Analysing “Shut Up And Play The Hits”, the documentary about (and funeral of) LCD Soundsystem

The keys to the vital testament (and goodbye concert) of James Murphy . No spoilers!

The endearing documentary “Shut Up And Play The Hits”, about LCD Soundsystem's final concert, has just been released on DVD and Blu-Ray. An analysis.

2nd April, 2011. It could be any randomly chosen date, but it's much more than that. It's a symbolic evening. That night a funeral is taking place, though not just any (the tears shed by the audience, absolutely logical, were the measure of the importance of the event). What happened was that LCD Soundsystem were saying goodbye (forever?) at Madison Square Garden in New York, with a historic, three-and-a-half-hour concert. As a proper ending (and even so, it still remains to be seen if it wasn't actually a “see you later”), that final, devastating gig turned out to be so important (almost vital, we'd say), that someone simply had to film both what so many thousands of people witnessed on their computer screens in the wee hours of the morning and what was happening backstage. Hence “Shut Up And Play The Hits”, a documentary directed by Dylan Southern and Will Lovelace, in which they combine the musical moments of that memorable evening with the whys and hows of James Murphy's decision to dissolve one of the best bands of the decade at the peak of its career.

When you can't nor won't control the phenomenon, when your hair turns grey in the few months you're on tour for no particular reason, and when you're bothered more than is acceptable by the fact you're becoming yet another boring rock star roaming the planet with no direction, fear starts to kick in. James Murphy was tormented by that fear, and in the meta-musical conversations he has with journalist Chuck Klosterman, he explains most of the reasons for his decision. He says the project started as a beautiful accident, something like a cover band that only wanted to do one album and then never be heard from again. However, things turned out quite differently: calls started coming in requesting the band to make their live debut in front of a tiny audience in London, all because of the explosion that was the ironic hipster parody of “Losing My Edge”. It happened to Murphy, remember, when he was already thirty-something years old; quite late.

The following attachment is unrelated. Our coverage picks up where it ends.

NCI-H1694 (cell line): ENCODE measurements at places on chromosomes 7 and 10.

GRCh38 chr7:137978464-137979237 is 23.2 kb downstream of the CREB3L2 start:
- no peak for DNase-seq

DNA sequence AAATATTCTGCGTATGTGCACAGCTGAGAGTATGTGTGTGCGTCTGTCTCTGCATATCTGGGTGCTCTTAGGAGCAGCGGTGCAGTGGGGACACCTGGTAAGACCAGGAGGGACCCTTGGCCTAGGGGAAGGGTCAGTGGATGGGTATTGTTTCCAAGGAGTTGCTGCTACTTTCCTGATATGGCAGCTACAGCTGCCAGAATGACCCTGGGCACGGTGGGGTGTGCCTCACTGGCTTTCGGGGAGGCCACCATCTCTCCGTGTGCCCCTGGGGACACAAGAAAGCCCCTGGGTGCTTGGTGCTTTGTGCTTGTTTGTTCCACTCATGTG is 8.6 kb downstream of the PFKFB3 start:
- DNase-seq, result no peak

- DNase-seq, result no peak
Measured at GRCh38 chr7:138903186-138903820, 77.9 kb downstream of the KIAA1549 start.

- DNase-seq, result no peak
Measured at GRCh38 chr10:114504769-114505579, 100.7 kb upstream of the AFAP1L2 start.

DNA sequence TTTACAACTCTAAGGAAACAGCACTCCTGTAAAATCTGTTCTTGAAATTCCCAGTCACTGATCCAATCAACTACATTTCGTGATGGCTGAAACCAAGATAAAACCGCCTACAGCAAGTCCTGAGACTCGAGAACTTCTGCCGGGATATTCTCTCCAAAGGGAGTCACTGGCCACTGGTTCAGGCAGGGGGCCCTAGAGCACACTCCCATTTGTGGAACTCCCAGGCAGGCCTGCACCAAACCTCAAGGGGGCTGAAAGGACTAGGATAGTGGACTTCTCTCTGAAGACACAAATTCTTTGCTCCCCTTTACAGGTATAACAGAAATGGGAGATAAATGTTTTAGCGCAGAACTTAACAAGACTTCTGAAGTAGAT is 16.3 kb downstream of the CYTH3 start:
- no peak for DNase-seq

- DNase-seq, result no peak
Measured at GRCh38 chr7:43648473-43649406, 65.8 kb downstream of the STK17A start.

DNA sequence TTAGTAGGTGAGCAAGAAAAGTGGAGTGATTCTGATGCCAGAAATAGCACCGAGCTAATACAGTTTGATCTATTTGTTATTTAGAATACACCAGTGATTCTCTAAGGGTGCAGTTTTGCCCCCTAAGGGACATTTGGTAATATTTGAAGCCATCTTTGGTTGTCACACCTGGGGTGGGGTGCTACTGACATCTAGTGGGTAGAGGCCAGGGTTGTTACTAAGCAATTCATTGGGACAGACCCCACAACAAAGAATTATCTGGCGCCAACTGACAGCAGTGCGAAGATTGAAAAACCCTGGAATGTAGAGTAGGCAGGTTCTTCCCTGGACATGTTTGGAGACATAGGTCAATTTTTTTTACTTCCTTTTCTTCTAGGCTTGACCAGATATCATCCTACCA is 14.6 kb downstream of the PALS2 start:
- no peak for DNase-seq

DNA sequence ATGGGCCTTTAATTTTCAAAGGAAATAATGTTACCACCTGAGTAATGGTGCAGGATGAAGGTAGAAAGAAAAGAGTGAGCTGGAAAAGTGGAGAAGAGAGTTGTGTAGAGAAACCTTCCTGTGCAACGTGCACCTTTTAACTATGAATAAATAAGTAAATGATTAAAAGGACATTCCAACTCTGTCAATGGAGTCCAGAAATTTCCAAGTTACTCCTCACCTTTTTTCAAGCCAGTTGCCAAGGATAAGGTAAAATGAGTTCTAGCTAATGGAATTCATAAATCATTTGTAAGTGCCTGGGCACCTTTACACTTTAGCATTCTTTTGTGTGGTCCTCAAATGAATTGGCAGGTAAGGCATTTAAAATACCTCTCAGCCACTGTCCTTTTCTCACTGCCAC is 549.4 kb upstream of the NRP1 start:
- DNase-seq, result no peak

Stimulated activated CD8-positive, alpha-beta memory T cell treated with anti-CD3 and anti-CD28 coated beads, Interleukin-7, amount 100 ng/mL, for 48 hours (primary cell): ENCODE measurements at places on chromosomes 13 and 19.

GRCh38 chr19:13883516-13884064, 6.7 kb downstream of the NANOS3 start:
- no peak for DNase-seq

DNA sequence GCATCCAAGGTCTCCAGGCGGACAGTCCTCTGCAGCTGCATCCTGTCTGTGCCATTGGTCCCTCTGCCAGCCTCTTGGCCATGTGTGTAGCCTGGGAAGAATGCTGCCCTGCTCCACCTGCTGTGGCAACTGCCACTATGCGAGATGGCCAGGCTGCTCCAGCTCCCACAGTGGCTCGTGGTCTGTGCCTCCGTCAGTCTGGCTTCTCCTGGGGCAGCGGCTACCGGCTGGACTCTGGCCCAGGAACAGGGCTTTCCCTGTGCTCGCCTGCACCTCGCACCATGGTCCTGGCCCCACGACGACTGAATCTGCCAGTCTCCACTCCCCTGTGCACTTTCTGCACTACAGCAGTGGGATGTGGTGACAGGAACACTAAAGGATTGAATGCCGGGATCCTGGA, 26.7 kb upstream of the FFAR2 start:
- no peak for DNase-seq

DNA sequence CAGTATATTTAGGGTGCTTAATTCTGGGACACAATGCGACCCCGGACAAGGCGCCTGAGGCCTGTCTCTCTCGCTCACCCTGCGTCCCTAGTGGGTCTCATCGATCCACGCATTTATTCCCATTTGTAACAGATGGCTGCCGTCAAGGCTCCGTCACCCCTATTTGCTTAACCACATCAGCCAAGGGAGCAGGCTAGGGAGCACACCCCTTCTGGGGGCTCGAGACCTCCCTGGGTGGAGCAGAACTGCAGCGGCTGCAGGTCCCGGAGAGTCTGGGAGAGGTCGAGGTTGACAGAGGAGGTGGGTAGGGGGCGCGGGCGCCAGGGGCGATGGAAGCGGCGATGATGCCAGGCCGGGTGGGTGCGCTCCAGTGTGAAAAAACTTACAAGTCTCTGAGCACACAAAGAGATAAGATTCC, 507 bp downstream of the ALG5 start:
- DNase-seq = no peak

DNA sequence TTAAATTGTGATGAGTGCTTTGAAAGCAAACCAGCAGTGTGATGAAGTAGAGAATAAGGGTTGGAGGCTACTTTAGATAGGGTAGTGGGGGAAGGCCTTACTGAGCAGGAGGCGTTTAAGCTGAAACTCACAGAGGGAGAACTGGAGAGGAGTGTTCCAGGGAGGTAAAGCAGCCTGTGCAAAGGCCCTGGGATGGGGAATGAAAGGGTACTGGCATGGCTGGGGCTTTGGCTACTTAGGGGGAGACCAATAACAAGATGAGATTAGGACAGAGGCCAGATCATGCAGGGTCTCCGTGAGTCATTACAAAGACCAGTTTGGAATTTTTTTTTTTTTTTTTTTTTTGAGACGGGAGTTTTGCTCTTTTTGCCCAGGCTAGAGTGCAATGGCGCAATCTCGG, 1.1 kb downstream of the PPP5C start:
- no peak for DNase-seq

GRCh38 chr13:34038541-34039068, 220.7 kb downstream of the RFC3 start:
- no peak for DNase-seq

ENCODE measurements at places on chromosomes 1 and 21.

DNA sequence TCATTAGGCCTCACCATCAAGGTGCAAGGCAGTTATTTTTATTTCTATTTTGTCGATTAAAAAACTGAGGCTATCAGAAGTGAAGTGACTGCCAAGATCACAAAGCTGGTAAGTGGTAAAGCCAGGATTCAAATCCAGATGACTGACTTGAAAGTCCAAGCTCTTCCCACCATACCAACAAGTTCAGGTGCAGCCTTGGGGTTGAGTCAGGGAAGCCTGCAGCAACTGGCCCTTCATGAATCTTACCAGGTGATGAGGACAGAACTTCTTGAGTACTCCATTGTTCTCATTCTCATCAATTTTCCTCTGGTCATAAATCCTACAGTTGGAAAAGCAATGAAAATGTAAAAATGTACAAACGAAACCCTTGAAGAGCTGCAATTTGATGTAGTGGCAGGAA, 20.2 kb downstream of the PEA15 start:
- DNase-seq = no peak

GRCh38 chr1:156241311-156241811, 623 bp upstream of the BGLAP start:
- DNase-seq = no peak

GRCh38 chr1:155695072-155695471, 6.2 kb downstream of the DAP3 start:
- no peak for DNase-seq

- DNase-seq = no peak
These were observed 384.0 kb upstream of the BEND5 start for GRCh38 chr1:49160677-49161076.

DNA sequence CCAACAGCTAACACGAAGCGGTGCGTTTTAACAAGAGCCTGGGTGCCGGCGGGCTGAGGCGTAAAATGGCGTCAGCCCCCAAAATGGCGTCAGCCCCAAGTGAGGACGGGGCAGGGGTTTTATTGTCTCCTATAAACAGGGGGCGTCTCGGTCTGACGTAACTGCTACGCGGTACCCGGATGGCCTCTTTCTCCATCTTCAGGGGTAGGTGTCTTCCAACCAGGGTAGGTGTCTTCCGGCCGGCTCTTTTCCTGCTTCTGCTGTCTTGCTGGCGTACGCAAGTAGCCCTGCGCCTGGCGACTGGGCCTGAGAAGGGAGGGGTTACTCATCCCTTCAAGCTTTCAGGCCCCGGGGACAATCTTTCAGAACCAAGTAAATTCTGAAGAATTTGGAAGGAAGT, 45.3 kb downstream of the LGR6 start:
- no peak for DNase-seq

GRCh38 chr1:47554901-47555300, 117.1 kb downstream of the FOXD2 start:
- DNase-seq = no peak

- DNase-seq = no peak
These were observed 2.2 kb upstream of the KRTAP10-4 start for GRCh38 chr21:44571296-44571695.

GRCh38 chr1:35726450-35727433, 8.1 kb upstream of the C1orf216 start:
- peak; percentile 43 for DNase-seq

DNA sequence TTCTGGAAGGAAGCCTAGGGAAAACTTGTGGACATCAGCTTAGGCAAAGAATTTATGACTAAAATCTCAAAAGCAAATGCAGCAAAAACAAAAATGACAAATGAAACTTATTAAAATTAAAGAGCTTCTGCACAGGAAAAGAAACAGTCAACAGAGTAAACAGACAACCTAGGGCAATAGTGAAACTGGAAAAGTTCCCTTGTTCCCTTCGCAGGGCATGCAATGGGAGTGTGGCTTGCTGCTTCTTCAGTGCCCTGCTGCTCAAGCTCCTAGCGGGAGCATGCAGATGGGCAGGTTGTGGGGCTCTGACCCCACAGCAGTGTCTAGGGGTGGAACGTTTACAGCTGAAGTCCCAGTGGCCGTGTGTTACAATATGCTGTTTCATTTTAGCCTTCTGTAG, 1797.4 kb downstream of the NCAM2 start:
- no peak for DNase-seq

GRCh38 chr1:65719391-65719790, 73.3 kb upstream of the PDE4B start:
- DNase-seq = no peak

Murphy remembers when he, only sixteen years old, was as pretentious as anyone, reading Thomas Pynchon's “Gravity's Rainbow”. Ever since he was little, he wanted to be cool. And he managed to become just that. The problem lies in the fact that it happened too late, and that he always considered himself to be a very average artist who didn't want to hide behind a pair of sunglasses like Lou Reed, or declare himself to be some kind of messiah like David Bowie. Success and time have changed Murphy, and they've taken their toll on him. He was exhausted. Today, growing coffee and taking care of his beloved French bulldog Petunia is all he cares about.

And what about the rest? Surely Nancy Whang and Pat Mahoney have something to say about their boss' decision? That's the only flaw of this film: it focuses on Murphy alone, and completely forgets about the other band members. Their role is only reflected in the images taken on stage during the concert, which culminated in a rendition of “New York, I Love You But You’re Bringing Me Down” that sees the human and adorable James breaking down. If you don't feel the temptation to go and give the man a hug, you're not human. So we'll keep mourning for now. Especially because we couldn't experience the historical night first-hand.

The documentary is out now on DVD and Blu-Ray via Oscilloscope Laboratoires.

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